Barbara D. Aaron of West Hartford: Aaron is a partner at Berman, Bourns, Aaron & Dembo LLC in Hartford, where since 2000 she has focused her practice on mediation and collaborative divorce, serving clients who are interested in resolving their cases in a confidential, respectful, and efficient process.

Eugene R. Calistro, Jr. of Guilford: Calistro is Senior Assistant State’s Attorney and Special Assistant to the United States Attorney for the State of Connecticut’s Division of Criminal Justice, where since 1992 he has handled a large capacity of criminal law matters.

Suzanne E. Caron of Bloomfield: Caron is a partner with Caron & Parris LLC in Vernon, where since 2006 her practice has focused on family law, collaborative divorce, mediation, personal injury, and attorney disciplinary proceedings. 

Courtney M. Chaplin of Manchester: Chaplin is a Deputy Assistant State’s Attorney for the State of Connecticut’s Division of Criminal Justice, where since 2015 he has been responsible for calling all dockets in court, including judicial pretrial, arraignment, regular, probation review, and motor vehicle cases.

Robert W. Clark of Durham: Clark serves as Special Counsel to the Connecticut Attorney General, where since 2011 he has been responsible for the Attorney General’s legislative initiatives and for responding to legal and public policy inquiries from legislators, constitutional officers, and state agency heads.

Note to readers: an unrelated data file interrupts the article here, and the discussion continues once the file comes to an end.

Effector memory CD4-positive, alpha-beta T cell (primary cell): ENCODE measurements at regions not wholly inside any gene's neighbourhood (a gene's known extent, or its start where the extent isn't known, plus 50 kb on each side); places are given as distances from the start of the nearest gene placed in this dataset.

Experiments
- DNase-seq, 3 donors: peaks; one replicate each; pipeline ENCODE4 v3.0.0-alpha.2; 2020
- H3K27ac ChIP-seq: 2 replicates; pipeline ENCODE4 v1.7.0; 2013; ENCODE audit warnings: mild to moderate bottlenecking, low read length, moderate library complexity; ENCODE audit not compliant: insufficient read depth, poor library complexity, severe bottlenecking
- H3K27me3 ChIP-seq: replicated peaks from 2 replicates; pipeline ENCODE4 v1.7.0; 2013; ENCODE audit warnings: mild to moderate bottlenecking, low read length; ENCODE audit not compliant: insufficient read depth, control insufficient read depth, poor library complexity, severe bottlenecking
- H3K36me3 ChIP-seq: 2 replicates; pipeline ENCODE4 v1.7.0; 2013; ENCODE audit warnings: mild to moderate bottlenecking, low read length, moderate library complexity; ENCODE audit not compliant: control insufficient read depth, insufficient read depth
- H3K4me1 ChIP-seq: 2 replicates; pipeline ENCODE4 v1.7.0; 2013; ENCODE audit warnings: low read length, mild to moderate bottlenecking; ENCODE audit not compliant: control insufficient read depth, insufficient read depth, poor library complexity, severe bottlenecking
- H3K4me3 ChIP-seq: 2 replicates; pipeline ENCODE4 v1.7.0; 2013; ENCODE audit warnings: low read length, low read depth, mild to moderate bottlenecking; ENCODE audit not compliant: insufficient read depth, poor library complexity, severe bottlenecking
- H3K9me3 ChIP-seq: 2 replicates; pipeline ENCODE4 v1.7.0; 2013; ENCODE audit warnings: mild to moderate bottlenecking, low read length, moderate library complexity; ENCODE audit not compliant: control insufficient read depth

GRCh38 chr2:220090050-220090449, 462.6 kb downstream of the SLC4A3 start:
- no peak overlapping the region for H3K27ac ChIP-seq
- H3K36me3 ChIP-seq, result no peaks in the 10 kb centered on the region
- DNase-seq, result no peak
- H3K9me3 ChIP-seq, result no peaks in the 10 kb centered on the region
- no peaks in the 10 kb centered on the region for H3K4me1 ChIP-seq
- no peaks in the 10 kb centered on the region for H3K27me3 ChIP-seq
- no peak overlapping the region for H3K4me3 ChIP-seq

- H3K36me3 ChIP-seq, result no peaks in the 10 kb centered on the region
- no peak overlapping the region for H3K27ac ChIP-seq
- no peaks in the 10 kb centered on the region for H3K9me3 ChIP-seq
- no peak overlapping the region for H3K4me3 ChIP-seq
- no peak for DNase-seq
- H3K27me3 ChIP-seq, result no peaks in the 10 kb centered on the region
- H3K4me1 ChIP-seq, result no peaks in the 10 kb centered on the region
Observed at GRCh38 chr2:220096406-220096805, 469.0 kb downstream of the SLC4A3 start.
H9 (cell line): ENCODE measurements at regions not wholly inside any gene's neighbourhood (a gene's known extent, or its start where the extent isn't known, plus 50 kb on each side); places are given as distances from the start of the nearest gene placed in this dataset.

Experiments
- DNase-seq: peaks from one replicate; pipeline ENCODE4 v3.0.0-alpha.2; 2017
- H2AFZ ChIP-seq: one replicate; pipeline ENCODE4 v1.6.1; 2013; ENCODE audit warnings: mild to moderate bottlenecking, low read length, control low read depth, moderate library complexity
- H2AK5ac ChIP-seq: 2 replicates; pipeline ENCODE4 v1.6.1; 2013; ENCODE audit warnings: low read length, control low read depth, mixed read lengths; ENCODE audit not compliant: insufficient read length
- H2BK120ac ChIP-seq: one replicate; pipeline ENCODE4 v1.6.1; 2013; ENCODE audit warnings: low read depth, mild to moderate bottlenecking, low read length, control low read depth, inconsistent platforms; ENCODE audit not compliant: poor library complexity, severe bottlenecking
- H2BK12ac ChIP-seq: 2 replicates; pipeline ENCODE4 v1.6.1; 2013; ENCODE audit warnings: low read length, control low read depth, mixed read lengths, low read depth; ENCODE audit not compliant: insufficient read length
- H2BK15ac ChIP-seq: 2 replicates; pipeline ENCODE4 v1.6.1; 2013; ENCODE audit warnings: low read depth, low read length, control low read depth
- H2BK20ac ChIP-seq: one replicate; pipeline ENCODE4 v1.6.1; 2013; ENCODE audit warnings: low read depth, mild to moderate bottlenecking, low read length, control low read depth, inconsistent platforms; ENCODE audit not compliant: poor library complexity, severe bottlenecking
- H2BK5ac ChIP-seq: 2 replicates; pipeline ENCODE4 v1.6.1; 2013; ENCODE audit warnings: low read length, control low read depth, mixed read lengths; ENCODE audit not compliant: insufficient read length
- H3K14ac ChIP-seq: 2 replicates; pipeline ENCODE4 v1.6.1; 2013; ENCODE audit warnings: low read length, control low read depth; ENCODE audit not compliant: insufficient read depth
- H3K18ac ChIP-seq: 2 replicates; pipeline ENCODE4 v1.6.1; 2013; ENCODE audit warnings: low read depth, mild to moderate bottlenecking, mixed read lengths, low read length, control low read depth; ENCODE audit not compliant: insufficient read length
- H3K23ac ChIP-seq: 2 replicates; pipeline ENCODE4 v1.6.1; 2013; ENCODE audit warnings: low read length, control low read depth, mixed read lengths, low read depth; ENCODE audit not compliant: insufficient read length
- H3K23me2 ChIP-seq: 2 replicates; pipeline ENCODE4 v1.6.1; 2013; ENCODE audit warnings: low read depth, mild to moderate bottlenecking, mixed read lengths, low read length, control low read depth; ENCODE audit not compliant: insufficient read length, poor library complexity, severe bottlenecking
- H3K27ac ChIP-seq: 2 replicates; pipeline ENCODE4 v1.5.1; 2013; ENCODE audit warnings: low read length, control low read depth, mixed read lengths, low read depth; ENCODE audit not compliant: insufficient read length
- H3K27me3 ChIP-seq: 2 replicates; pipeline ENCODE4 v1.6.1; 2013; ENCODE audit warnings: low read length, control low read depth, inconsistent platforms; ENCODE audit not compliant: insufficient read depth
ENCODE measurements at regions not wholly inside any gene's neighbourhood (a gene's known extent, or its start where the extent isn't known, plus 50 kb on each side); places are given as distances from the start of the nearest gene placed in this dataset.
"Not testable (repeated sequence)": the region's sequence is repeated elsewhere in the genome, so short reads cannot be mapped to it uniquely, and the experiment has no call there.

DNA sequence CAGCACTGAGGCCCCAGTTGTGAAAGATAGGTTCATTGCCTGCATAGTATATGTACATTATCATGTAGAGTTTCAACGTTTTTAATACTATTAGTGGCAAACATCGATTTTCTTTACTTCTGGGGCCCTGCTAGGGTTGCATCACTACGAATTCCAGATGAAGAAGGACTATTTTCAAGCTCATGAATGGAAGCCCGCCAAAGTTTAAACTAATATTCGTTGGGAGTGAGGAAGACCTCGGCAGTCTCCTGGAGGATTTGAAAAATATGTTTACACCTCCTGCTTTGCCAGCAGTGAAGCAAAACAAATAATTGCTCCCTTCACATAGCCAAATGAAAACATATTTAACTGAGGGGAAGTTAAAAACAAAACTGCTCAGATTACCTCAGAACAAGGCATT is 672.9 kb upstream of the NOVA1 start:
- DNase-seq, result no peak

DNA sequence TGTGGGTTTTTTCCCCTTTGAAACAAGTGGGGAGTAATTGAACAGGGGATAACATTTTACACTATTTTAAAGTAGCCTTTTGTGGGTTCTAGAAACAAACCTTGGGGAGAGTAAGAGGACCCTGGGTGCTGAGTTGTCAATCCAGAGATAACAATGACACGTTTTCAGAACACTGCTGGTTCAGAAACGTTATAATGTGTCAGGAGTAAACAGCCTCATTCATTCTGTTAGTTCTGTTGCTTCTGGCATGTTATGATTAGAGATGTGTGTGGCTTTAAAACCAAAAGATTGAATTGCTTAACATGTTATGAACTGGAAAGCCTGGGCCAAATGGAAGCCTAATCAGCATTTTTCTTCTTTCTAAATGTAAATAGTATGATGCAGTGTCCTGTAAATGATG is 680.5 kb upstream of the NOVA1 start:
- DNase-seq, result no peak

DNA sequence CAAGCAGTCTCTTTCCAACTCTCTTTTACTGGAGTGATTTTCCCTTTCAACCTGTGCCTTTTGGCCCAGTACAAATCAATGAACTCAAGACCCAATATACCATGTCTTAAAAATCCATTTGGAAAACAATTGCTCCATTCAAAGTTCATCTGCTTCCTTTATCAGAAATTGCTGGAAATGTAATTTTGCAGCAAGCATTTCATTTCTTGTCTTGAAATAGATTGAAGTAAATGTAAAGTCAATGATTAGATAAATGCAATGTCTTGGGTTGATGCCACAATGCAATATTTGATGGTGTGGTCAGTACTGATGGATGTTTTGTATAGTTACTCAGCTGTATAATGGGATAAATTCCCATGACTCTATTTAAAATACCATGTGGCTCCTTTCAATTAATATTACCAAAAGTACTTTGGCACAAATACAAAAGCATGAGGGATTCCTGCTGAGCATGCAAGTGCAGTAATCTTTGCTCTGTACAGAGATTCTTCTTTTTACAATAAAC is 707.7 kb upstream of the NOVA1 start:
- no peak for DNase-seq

Tracy Lee Dayton of Weston: Dayton is a partner with Levine Lee LLP, where since 2017 she has served as a trial and appellate lawyer practicing in the areas of white collar and securities enforcement defense, investigations, and complex litigation.

Stephanie A. McLaughlin of Stamford: McLaughlin is the Executive Director of the Stamford Hospital Foundation, where since 2013 her responsibilities have included managing legal affairs for the organization, including drafting and negotiating contracts, drafting board resolutions, and overseeing litigation, mediations, arbitrations, and real estate and business transactions.

Maureen Price-Boreland of Durham: Price-Boreland is the Executive Director of Community Partners in Action, a 143 year old nonprofit organization that provides a myriad of community justice and re-entry programming to make a positive impact on lives and advocates for criminal justice reform, a position she has held since 1997.

Stuart D. Rosen of Avon: Rosen is a partner in the litigation department of Robinson & Cole LLP in Hartford, where he has worked since 2014 as a member of the business litigation and insurance/reinsurance groups.

Joseph B. Schwartz of West Hartford: Schwartz is a partner with Murtha Cullina LLP in Hartford, where he represents clients in the areas of municipal and land use litigation and general commercial litigation.

James Field Spallone of Centerbrook: Spallone is the Chief Legal Counsel in the Connecticut General Assembly’s House Democratic Caucus, where he has worked since January 2017.  Immediately prior to that, he served for six years as Deputy Secretary of the State of Connecticut.